- Regulation of appetite: Leptin is a hormone that gives us the feeling of fulfilment and satiety and Ghrelin is a hormone that stimulates our appetite. Sleep deprivation results in decreased leptin and increased ghrelin levels. This results in increased food intake, with a partiality towards energy-rich foods with high carbohydrate content. While good sleep helps to make healthy food choices, chronic sleep deprivation is associated with higher body mass indices (BMI) and thus weight gain.
- Hormonal Secretion: It is noticed that during ‘Deep Sleep’ or ‘Slow Wave Sleep’, the growth hormone (GH) levels peak within minutes and remain significantly high during this period. Prolactin (PRL), a hormone that stimulates milk production after childbirth, increases and reaches a twofold elevation during sleep, as compared to the levels during wakefulness. The thyroid-stimulating hormone (TSH) secretion is closely linked to the circadian rhythm which occurs during sleep. TSH peaks in the evening and early night and reaches its trough in the afternoon. In men, testosterone peaks during sleep (REM) and even during daytime naps.
- Moods and emotional stability: Sleep serves an important role in stabilizing mood and emotions thus chronic sleep deprivation in turn has devastating effects on depression and mood stability. Sleep is also involved in the processing and modulation of emotional stimuli.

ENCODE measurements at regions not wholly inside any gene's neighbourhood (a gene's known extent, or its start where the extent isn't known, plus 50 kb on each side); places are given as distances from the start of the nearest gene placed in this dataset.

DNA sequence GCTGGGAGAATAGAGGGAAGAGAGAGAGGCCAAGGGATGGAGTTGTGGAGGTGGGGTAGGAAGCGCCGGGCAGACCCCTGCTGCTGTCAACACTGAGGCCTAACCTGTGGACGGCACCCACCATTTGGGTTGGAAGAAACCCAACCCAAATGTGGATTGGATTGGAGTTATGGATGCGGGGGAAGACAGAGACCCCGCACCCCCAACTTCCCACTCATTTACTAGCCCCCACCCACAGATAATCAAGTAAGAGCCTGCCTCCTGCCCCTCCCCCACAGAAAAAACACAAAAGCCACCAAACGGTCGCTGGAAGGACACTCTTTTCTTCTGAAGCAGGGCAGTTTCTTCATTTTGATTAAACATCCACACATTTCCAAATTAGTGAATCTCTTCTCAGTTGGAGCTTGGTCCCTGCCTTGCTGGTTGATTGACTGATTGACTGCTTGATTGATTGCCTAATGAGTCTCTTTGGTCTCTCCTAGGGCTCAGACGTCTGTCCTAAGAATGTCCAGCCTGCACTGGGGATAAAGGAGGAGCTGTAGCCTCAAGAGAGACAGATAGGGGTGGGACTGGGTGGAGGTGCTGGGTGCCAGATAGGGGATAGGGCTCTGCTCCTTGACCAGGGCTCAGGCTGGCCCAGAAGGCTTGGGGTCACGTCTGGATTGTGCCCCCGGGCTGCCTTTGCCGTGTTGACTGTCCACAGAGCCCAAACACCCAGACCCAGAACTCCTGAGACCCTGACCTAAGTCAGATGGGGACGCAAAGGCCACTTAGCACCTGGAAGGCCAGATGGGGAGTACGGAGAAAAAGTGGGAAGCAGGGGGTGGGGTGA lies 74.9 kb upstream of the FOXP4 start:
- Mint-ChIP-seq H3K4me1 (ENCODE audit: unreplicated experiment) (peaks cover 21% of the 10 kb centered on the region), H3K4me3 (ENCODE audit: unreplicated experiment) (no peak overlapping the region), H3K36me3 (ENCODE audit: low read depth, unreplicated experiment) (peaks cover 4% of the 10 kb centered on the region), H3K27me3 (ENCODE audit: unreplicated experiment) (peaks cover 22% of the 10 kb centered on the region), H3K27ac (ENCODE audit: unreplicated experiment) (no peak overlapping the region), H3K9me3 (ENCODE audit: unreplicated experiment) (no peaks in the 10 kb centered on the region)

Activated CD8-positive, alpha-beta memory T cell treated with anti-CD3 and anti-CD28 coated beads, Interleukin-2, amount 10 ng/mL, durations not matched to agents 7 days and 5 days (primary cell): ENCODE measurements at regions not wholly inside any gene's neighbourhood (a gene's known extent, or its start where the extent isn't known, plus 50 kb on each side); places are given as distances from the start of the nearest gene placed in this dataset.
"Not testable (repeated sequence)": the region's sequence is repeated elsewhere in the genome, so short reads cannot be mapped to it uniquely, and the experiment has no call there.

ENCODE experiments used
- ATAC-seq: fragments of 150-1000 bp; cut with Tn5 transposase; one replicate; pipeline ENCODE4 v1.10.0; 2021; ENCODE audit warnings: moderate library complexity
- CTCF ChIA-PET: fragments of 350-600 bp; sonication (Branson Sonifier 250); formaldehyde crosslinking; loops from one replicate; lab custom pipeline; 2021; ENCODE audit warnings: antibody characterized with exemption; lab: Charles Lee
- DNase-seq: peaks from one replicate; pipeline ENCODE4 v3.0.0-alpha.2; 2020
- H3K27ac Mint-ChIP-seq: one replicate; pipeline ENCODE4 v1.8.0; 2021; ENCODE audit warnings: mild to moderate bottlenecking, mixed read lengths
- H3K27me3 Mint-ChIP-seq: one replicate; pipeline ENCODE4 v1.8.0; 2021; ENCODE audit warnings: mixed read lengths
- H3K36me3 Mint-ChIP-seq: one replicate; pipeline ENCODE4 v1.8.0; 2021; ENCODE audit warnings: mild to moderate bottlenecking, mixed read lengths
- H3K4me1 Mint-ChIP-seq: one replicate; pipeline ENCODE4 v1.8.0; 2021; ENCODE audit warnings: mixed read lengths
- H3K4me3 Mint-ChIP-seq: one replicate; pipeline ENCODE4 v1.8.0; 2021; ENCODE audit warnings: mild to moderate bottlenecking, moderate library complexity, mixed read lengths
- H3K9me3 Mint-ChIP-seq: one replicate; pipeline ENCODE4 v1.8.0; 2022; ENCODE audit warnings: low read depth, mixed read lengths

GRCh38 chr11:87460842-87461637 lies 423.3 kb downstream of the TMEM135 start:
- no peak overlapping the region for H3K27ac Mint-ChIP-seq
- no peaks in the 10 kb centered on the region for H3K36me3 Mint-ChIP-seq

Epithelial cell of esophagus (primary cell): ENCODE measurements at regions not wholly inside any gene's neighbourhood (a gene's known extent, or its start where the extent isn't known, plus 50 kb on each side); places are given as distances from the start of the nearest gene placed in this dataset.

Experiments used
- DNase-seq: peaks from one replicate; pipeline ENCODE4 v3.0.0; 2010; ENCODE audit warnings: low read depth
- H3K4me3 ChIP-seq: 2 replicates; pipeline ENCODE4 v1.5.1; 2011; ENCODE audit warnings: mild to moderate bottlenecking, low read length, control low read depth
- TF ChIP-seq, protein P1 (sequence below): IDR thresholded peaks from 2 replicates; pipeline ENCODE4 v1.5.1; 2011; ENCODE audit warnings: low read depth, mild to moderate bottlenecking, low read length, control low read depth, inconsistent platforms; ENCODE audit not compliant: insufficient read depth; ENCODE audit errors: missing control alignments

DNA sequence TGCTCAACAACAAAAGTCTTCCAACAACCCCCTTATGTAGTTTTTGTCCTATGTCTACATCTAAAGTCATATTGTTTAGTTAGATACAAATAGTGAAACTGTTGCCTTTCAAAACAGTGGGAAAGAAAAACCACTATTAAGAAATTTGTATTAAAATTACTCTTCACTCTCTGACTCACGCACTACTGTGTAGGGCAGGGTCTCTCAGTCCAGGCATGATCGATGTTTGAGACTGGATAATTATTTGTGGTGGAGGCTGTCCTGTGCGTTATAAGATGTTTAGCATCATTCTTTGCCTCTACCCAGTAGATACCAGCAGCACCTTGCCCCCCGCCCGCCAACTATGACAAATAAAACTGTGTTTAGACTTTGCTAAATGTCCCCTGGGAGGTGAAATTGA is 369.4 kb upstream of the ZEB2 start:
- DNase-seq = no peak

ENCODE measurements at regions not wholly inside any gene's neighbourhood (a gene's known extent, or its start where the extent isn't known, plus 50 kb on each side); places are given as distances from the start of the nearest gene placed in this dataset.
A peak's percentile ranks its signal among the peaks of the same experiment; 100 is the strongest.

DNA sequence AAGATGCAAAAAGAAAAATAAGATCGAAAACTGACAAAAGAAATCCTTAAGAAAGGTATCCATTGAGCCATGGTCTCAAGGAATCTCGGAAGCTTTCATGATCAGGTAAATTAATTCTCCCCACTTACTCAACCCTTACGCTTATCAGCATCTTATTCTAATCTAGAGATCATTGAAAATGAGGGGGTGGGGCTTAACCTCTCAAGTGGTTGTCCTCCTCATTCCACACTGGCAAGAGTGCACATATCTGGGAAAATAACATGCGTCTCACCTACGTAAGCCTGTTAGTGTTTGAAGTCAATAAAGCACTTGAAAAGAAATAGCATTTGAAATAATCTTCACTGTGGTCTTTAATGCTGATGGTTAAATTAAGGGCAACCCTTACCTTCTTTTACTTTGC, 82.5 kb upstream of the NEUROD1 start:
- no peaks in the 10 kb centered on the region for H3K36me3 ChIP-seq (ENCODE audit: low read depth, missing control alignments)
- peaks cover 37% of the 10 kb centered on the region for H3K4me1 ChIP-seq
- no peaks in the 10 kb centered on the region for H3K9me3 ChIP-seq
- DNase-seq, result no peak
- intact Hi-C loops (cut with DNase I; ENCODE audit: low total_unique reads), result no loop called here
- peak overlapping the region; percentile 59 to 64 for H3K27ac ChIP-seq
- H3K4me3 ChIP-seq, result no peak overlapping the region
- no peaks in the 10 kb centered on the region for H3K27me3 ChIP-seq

- Regulation of Pain: Sleep may also be involved in the regulation of pain via parts of the brain and which are highly connected with the emotional neural network. Studies have shown that having slept less than 6 hours is associated with increased levels of pain.
- Blood Pressure & Blood Sugar: Sleep helps to maintain the day and night blood pressure, heart rate and blood sugar levels. This ensures overall good quality of health
Your sleep environment should be relaxing to promote secretion of melatonin or ‘the sleep hormone’. Some of the factors that influence the sleep environment, include light, noise, and temperature.
Light: Light is one of the most important external factors that can affect sleep. It influences the timing of our internal clock thus sleep habits. It does so by affecting the specialized "light sensitive" cells in the retina of our eyes. These cells, which occupy the same space as the rods and cones that make vision possible, tell the brain whether it is daytime or night-time disturbing our sleep schedules. Blue light emitted from our devices are a good example of this. We keep scrolling for hours at night fooling our bodies into thinking that it is day.
Noise: Noisy backgrounds can interrupt sleep by distracting and distressing the person. This may cause frequent awakenings during the night preventing transitions to the deeper stages of sleep. Even though, ‘white noise’ may relax some people, the volume level must be low.
Temperature: Research shows that the ideal temperature range for sleeping varies amongst different individuals due to them living in different regions around the world, generally a lower temp is more condusive for good sleep, that is 19 or 20 degree Celsius.